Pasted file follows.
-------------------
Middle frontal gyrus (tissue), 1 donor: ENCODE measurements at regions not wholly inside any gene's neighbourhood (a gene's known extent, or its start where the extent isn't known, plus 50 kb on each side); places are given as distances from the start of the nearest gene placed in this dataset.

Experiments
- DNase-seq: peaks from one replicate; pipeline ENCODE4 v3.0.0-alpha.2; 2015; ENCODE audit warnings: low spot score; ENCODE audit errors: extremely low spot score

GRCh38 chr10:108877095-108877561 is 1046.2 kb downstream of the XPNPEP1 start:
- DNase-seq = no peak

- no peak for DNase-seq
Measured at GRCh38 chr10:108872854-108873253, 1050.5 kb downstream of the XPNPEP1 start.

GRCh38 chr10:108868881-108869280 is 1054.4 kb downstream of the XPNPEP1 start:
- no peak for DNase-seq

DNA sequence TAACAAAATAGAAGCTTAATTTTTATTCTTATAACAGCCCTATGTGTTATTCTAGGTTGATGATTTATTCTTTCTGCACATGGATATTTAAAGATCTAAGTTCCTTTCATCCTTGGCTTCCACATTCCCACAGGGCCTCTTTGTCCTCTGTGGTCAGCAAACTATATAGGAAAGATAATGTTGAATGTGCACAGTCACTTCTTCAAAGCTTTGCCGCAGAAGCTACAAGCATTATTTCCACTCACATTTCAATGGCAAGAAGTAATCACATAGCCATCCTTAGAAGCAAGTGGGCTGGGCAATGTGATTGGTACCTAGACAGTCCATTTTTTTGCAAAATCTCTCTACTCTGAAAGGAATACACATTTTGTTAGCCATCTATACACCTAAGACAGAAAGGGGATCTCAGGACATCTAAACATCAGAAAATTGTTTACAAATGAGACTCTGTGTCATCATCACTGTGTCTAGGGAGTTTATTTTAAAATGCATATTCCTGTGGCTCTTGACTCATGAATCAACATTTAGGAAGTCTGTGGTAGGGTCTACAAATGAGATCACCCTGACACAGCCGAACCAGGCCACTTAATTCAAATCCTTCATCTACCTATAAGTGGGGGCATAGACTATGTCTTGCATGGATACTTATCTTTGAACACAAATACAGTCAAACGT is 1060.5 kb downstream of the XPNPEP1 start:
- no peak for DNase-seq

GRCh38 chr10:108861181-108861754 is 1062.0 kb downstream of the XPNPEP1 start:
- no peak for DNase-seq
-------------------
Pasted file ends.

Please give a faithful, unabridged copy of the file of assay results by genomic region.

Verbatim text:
Middle frontal gyrus (tissue), 1 donor: ENCODE measurements at regions not wholly inside any gene's neighbourhood (a gene's known extent, or its start where the extent isn't known, plus 50 kb on each side); places are given as distances from the start of the nearest gene placed in this dataset.

Experiments
- DNase-seq: peaks from one replicate; pipeline ENCODE4 v3.0.0-alpha.2; 2015; ENCODE audit warnings: low spot score; ENCODE audit errors: extremely low spot score

GRCh38 chr10:108877095-108877561 is 1046.2 kb downstream of the XPNPEP1 start:
- DNase-seq = no peak

- no peak for DNase-seq
Measured at GRCh38 chr10:108872854-108873253, 1050.5 kb downstream of the XPNPEP1 start.

GRCh38 chr10:108868881-108869280 is 1054.4 kb downstream of the XPNPEP1 start:
- no peak for DNase-seq

DNA sequence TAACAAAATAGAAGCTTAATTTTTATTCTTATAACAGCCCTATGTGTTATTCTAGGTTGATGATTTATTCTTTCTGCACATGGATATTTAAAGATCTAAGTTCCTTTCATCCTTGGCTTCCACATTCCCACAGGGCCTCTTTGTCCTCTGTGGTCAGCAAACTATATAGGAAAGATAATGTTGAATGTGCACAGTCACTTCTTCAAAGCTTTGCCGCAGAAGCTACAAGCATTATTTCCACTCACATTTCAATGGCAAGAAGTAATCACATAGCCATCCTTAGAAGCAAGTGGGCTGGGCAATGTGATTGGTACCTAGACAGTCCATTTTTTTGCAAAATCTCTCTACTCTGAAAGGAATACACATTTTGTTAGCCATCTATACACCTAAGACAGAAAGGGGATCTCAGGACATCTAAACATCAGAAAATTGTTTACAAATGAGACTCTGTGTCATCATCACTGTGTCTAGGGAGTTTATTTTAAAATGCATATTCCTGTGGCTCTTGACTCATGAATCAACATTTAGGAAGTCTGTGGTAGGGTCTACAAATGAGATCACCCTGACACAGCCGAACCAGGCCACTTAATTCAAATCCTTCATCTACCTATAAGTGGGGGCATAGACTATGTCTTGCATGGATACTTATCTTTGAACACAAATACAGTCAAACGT is 1060.5 kb downstream of the XPNPEP1 start:
- no peak for DNase-seq

GRCh38 chr10:108861181-108861754 is 1062.0 kb downstream of the XPNPEP1 start:
- no peak for DNase-seq